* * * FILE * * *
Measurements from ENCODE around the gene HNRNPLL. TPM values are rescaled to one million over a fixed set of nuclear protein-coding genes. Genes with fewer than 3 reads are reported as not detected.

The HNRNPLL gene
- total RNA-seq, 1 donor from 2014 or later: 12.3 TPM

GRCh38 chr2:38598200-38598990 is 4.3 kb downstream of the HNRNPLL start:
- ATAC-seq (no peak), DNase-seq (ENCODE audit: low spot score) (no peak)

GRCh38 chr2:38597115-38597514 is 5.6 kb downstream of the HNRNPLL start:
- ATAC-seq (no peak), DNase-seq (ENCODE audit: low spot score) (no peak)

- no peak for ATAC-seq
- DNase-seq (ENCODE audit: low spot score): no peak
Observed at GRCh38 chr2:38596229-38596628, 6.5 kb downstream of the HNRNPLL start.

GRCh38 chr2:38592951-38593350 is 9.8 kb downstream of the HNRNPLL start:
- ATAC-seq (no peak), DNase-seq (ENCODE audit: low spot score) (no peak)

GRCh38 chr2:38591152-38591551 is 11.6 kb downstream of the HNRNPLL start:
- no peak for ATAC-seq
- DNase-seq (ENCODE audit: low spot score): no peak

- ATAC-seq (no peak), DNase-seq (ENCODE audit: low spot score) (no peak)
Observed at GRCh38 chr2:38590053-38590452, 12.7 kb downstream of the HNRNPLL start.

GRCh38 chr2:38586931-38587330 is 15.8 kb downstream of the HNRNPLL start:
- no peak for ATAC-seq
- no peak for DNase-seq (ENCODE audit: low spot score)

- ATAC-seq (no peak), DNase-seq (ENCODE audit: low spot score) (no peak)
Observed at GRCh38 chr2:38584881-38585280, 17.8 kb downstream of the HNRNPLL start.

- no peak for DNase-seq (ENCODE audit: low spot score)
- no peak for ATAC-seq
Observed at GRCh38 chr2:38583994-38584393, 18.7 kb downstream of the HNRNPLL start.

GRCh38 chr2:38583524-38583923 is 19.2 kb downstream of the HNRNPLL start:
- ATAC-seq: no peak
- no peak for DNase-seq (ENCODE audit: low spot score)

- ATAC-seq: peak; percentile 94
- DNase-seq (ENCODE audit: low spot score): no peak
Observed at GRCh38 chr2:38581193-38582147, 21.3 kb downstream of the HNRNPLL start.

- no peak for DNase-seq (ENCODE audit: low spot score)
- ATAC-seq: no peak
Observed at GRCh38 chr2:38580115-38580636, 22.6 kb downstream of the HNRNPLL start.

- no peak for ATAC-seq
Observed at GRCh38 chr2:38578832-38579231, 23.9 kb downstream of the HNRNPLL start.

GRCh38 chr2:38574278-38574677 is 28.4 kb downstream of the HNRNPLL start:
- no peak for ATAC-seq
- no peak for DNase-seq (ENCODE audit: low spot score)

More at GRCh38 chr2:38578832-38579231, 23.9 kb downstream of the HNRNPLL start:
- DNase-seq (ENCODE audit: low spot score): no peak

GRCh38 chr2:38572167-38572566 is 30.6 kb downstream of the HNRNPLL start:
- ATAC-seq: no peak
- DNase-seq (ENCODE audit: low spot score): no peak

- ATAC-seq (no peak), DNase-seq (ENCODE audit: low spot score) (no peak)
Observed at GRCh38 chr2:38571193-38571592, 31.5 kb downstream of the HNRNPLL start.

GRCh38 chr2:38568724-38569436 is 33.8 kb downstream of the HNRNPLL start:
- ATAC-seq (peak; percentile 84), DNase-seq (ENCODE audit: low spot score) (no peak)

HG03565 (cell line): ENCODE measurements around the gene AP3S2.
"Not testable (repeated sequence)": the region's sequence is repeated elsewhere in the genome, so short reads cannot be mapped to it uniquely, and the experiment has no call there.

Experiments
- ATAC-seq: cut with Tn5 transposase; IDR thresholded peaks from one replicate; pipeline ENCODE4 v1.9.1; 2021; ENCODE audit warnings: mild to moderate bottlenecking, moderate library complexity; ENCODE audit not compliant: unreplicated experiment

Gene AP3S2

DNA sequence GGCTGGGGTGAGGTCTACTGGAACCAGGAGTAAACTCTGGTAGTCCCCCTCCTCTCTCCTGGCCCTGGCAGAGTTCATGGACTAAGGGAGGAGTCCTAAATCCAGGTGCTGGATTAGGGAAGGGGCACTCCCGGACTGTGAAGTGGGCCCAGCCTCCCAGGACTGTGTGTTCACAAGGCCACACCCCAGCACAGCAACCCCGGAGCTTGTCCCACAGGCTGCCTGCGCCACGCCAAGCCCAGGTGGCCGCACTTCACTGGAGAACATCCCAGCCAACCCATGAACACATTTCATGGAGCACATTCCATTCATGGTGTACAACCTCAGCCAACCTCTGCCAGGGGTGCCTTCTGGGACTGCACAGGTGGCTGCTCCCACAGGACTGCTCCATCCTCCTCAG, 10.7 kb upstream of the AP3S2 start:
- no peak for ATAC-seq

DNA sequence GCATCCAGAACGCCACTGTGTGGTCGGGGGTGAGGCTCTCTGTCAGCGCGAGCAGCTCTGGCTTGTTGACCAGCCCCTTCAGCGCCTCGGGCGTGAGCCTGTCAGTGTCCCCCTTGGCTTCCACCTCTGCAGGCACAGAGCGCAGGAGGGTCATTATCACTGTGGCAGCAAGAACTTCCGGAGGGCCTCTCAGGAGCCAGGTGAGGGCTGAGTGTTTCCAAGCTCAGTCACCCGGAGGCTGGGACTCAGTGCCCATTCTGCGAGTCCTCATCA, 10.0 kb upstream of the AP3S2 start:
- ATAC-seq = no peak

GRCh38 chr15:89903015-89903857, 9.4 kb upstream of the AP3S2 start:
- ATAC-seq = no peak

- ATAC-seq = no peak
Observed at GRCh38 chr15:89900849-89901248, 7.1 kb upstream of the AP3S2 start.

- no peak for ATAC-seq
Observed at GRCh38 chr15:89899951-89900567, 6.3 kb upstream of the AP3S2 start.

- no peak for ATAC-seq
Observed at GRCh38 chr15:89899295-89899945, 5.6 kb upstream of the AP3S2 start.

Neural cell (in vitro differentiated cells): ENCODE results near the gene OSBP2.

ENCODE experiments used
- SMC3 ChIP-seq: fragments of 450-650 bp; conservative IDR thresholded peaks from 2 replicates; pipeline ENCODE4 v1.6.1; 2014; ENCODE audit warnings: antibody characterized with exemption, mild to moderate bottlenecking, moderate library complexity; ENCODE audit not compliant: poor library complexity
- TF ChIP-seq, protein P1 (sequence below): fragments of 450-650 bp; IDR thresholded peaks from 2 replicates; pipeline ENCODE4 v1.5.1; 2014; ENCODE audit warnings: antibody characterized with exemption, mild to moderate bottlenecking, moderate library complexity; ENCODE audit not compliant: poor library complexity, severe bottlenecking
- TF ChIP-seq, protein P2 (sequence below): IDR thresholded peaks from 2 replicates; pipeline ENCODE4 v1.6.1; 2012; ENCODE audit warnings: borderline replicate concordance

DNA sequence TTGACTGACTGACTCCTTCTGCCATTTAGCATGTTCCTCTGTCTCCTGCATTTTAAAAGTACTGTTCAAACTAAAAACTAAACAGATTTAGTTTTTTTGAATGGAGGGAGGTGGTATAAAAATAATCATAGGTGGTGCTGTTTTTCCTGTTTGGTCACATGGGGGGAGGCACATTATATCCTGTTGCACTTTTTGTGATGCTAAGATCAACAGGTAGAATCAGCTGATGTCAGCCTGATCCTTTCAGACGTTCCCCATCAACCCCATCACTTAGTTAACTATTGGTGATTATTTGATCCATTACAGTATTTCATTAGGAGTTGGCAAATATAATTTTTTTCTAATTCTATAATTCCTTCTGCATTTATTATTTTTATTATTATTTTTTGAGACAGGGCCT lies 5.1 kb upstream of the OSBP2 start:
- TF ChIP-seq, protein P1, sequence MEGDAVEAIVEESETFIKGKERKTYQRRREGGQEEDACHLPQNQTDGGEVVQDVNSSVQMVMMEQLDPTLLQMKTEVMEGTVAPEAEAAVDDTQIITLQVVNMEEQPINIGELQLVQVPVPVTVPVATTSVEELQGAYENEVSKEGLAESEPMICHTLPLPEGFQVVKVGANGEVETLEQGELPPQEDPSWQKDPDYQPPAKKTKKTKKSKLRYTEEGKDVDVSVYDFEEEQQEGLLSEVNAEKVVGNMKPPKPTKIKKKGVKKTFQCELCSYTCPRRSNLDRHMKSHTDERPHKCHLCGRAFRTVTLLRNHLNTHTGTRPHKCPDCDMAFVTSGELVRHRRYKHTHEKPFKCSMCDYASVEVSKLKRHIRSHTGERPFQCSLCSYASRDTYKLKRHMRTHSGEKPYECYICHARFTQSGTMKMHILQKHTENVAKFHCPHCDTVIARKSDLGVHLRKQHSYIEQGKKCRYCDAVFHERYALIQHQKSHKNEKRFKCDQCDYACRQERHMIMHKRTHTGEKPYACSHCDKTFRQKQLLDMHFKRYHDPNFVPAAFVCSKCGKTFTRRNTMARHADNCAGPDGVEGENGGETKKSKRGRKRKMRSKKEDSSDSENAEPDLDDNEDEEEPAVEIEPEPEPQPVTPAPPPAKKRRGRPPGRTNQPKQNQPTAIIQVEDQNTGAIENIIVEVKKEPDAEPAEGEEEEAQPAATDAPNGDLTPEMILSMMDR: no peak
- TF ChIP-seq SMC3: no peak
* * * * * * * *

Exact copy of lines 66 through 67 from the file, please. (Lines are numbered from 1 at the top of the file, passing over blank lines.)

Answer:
Neural cell (in vitro differentiated cells): ENCODE results near the gene OSBP2.

ENCODE experiments used